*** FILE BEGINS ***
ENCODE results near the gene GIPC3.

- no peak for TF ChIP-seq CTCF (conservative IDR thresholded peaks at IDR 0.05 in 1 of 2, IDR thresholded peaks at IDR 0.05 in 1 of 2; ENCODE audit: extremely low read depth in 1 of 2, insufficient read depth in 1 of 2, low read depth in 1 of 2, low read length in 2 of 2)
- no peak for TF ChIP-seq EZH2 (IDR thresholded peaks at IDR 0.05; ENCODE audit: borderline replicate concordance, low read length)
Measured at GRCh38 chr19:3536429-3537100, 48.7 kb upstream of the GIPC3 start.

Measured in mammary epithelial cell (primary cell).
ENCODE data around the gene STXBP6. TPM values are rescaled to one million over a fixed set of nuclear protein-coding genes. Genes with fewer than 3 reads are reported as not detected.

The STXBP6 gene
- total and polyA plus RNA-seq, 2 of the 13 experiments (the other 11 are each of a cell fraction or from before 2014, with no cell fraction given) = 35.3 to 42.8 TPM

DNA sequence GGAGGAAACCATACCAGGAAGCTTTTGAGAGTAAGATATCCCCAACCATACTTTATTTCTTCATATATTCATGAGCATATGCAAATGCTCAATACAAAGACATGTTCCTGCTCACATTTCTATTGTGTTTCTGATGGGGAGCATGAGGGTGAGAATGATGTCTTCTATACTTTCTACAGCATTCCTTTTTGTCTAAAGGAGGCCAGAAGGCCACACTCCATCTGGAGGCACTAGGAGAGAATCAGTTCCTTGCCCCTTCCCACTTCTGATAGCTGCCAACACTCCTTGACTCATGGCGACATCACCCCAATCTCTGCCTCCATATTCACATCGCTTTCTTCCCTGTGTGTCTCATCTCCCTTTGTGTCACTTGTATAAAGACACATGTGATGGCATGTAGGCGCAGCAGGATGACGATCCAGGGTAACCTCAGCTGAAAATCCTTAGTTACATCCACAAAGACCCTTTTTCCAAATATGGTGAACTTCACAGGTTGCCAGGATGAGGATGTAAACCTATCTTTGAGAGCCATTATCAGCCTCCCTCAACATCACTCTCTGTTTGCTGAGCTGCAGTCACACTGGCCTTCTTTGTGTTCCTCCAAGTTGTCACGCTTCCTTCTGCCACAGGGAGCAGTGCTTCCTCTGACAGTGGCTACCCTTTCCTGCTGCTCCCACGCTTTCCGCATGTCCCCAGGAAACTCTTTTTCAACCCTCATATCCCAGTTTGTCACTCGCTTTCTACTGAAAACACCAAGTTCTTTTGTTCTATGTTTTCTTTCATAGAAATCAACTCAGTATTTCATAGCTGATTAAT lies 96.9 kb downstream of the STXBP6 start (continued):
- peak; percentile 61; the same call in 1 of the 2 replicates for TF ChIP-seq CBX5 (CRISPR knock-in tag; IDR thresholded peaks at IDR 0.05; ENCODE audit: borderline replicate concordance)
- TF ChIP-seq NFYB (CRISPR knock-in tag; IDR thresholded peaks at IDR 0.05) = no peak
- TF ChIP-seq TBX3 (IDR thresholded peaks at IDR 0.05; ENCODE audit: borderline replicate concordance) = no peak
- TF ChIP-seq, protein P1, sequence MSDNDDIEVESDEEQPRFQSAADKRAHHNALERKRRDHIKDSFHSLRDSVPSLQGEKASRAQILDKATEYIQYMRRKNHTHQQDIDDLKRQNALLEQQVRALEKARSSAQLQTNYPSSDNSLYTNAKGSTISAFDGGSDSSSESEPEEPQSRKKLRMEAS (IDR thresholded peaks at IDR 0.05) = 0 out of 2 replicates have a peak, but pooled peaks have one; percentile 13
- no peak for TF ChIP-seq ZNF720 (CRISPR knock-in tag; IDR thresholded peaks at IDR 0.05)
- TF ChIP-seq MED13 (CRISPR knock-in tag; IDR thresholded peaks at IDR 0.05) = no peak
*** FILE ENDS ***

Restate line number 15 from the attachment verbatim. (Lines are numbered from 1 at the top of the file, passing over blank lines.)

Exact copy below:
- TF ChIP-seq MED13 (CRISPR knock-in tag; IDR thresholded peaks at IDR 0.05) = no peak